Ode to Sue Wild Wacky Wonderful Women

My sister-in-law (my husband’s sister) Sue passed away yesterday, after a drawn out battle with cancer. Leaving all of us crushed, but especially leaving her gorgeous husband Gavin and their 3 beautiful sons.

Sue was an amazing, Wild Wacky and Supremely Wonderful Woman.

Not because of how kind, caring and loving she was, but because of her outlook on life.

You see, other than the challengers that cancer brings to one’s life, Sue also had an ABI. ABI? I hear you ask… an Acquired Brain Injury.

She was in a horrendous car crash when she was about 19.

Sue has gone through life without being able to speak properly, and she was sometimes very difficult to understand. She didn’t walk well, because of the fractures in her pelvis and legs, one leg was 50mm
(2 inches) shorter than the other. So she sort of limped and shuffled when she walked about.

Her short-term memory was always a bit dodgy and you’d have to occasionally remind her of what you were chatting about.

She had poor coordination, and used to laugh infectiously at her own clumsiness. She had clawed toes on her left foot. All the result of her ABI.

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Natalie Shepard
Wild Wacky Wonderful Women

Let’s just say, Sue’s life wasn’t easy, as you can imagine. It was bloody tough. And there were days I suspect, early on when I’m sure she wished it were over.

But she never gave up.

She met Gav, had 3 fabulous kids, even though she’d been told she’d never be able to have children, and she forged a fabulous life for herself and her family.

Sue became an educator. Educating kids in schools through out Victoria about the perils of driving too fast, or getting in the car with someone that you shouldn’t. She relished, being able to make a difference and loved contributing to something beyond herself. Kids took notice and connected with this feisty woman, who struggled to be understood and walked in such a funny way.

I know this sounds a bit like her eulogy. Forgive me for that.

But when she left us last night at 7.20pm, I thought that this is a woman I wish I had of known better. This is a woman with an enormous depth of character and spirit.

I want her legacy to be far reaching.
I wanted you to know about her.

Arthur Ashes’s, quote above is apt. But I’m going to add some words of my own, that I think I can hear Sue whispering quietly to me.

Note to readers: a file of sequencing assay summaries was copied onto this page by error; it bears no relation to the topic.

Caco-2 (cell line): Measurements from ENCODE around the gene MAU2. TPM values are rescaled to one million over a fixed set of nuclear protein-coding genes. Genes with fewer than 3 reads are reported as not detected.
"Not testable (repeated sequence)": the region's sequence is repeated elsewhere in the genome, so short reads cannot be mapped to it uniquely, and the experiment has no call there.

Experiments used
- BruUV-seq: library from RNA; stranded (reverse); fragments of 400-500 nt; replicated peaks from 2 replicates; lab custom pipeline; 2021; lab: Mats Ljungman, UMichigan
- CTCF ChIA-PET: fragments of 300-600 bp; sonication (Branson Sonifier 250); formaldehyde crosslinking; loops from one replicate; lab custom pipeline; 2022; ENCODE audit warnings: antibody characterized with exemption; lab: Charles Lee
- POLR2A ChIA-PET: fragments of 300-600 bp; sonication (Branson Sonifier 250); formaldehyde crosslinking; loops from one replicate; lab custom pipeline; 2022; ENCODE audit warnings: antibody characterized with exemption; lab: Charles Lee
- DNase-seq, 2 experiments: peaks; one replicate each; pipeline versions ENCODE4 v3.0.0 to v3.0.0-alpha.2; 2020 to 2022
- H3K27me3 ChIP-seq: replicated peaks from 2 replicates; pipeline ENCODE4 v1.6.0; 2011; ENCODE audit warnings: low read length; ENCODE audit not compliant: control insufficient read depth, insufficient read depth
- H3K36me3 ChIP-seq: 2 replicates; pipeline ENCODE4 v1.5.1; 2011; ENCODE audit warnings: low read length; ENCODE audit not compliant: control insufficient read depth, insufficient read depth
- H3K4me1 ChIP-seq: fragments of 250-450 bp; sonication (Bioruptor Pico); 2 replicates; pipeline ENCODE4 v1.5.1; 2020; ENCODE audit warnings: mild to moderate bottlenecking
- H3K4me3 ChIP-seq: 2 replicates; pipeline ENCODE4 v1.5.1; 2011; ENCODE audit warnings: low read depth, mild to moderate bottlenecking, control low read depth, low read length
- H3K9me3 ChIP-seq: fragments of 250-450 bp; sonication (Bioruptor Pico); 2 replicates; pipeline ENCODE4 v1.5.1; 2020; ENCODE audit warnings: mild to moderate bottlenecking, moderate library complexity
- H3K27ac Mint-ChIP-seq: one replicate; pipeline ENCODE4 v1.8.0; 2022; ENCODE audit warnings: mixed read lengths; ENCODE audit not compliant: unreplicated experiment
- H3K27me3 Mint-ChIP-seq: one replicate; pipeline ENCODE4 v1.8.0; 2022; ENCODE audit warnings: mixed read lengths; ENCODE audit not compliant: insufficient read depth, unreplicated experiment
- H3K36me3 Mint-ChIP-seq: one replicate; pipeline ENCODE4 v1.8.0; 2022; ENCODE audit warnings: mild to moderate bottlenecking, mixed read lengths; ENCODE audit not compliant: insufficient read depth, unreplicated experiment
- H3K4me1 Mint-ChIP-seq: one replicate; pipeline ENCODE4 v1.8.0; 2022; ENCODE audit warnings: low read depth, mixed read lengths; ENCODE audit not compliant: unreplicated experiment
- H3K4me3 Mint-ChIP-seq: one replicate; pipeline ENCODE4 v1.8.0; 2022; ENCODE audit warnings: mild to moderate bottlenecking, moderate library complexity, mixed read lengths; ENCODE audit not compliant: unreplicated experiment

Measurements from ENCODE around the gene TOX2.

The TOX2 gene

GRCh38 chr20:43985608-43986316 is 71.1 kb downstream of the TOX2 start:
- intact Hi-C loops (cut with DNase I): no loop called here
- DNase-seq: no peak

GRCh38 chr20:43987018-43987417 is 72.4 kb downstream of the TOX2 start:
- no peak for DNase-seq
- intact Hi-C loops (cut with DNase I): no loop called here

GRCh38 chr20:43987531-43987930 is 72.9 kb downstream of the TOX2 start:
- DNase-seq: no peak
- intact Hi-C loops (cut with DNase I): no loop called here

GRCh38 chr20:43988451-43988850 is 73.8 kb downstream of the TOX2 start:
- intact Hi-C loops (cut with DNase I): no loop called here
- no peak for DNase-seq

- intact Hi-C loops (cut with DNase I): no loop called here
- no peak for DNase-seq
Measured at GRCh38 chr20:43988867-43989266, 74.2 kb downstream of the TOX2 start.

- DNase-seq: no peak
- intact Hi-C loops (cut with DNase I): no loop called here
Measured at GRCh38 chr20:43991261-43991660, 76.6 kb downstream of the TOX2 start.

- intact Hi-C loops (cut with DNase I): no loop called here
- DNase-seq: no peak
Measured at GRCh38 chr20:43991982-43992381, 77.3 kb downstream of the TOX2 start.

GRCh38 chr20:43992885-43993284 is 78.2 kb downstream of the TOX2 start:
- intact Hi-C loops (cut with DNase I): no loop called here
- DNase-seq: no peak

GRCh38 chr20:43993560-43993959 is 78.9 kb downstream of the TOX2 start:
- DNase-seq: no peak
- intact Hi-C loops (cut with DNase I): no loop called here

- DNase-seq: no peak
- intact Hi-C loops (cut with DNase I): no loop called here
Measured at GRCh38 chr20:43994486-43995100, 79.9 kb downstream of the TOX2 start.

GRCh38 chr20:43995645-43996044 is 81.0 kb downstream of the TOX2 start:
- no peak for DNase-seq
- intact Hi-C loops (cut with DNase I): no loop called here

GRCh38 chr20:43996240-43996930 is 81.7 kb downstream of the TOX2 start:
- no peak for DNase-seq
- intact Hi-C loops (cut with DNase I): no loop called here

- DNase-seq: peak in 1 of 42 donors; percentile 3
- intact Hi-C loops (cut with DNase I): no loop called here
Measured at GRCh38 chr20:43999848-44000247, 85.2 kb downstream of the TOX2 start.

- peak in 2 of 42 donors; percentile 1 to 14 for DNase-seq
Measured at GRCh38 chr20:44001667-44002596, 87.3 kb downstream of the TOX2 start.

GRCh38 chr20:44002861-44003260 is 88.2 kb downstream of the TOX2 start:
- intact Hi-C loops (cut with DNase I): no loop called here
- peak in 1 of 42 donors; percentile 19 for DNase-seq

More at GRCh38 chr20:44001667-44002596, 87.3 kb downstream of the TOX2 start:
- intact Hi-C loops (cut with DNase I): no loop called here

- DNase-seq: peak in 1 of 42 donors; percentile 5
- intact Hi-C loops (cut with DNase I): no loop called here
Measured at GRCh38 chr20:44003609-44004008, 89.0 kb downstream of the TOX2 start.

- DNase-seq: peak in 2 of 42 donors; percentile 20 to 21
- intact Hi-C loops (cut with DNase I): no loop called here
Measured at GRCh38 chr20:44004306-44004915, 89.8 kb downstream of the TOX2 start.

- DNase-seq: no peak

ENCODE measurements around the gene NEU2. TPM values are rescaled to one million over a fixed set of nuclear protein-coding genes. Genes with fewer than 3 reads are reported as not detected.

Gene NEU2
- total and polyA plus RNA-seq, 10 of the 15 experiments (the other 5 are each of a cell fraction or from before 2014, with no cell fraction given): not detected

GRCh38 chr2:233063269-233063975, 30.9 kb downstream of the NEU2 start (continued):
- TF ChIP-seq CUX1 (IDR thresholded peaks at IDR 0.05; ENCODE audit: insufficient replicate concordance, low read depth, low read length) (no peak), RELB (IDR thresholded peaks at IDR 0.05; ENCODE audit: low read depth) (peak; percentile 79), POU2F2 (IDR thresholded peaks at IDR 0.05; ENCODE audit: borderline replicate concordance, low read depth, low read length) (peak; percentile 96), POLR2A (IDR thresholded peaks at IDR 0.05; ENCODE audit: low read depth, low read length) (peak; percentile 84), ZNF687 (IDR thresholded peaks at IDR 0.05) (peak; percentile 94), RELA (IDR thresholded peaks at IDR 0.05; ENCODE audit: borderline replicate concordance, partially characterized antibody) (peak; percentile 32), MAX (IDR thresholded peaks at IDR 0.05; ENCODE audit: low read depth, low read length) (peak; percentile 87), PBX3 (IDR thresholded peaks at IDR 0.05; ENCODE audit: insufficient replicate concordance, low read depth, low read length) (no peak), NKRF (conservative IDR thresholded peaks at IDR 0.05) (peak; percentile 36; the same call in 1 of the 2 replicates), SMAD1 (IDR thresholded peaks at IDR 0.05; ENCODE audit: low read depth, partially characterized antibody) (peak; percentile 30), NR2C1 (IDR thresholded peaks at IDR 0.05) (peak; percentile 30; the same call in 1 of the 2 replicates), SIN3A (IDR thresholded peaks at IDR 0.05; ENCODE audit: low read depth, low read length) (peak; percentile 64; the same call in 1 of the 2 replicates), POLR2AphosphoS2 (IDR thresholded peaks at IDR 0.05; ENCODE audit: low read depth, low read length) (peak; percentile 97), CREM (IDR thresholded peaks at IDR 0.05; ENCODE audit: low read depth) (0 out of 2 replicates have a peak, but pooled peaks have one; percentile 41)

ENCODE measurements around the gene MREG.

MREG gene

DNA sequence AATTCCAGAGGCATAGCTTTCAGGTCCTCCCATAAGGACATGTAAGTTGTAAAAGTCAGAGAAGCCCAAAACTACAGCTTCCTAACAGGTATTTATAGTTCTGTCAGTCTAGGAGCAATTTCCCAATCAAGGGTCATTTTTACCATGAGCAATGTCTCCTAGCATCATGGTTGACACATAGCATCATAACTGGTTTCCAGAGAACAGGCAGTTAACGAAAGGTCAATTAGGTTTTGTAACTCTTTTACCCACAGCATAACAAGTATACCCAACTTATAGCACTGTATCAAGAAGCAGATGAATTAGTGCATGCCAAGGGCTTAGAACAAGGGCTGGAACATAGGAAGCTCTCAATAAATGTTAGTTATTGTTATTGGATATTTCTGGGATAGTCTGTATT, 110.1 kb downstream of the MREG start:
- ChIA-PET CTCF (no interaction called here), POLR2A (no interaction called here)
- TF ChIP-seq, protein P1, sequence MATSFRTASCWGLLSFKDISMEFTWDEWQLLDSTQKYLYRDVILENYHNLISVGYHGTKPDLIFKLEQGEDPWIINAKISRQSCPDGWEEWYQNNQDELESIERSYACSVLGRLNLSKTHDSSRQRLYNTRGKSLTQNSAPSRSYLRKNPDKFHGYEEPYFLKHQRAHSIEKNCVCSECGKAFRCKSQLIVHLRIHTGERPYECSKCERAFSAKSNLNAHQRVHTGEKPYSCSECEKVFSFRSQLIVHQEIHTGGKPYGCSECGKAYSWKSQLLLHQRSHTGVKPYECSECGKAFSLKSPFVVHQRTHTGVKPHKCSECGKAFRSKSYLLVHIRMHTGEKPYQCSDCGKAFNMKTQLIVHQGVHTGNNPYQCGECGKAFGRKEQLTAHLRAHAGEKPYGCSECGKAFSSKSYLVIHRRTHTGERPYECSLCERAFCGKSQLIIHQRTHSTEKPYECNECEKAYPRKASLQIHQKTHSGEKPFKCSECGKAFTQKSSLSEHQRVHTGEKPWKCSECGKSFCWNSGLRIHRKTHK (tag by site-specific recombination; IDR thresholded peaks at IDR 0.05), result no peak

Start where you are. Stop Waiting.
Use what you have. Stop Waiting.
Do what you can. Stop Waiting.

You are an amazing Wild Wacky Wonderful Woman. No excuses.

Get out there and start where you are, use what you have - your talents, strengths and abilities and do what you can.

Be amazing.

Sending you love and abundant blessings.

Nat (and Sandra)

xx

Wild Wacky Wonderful Women Founders

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Ode to Sue Wild Wacky Wonderful Women

My sister-in-law (my husband’s sister) Sue passed away yesterday, after a drawn out battle with cancer. Leaving all of us crushed, but especially leaving her gorgeous husband Gavin and their 3 beautiful sons.

Sue was an amazing, Wild Wacky and Supremely Wonderful Woman.

Not because of how kind, caring and loving she was, but because of her outlook on life.

You see, other than the challengers that cancer brings to one’s life, Sue also had an ABI. ABI? I hear you ask… an Acquired Brain Injury.

She was in a horrendous car crash when she was about 19.

Sue has gone through life without being able to speak properly, and she was sometimes very difficult to understand. She didn’t walk well, because of the fractures in her pelvis and legs, one leg was 50mm
(2 inches) shorter than the other. So she sort of limped and shuffled when she walked about.

Her short-term memory was always a bit dodgy and you’d have to occasionally remind her of what you were chatting about.

She had poor coordination, and used to laugh infectiously at her own clumsiness. She had clawed toes on her left foot. All the result of her ABI.

Let’s just say, Sue’s life wasn’t easy, as you can imagine. It was bloody tough. And there were days I suspect, early on when I’m sure she wished it were over.

But she never gave up.

She met Gav, had 3 fabulous kids, even though she’d been told she’d never be able to have children, and she forged a fabulous life for herself and her family.

Sue became an educator. Educating kids in schools through out Victoria about the perils of driving too fast, or getting in the car with someone that you shouldn’t. She relished, being able to make a difference and loved contributing to something beyond herself. Kids took notice and connected with this feisty woman, who struggled to be understood and walked in such a funny way.

I know this sounds a bit like her eulogy. Forgive me for that.

But when she left us last night at 7.20pm, I thought that this is a woman I wish I had of known better. This is a woman with an enormous depth of character and spirit.

I want her legacy to be far reaching.
I wanted you to know about her.

Arthur Ashes’s, quote above is apt. But I’m going to add some words of my own, that I think I can hear Sue whispering quietly to me.

Start where you are. Stop Waiting.
Use what you have. Stop Waiting.
Do what you can. Stop Waiting.

You are an amazing Wild Wacky Wonderful Woman. No excuses.

Get out there and start where you are, use what you have - your talents, strengths and abilities and do what you can.

Be amazing.

Sending you love and abundant blessings.

Nat (and Sandra)

xx

Wild Wacky Wonderful Women Founders

Contact Us Today

Sign up for Updates

Natalie Shepard
Wild Wacky Wonderful Women

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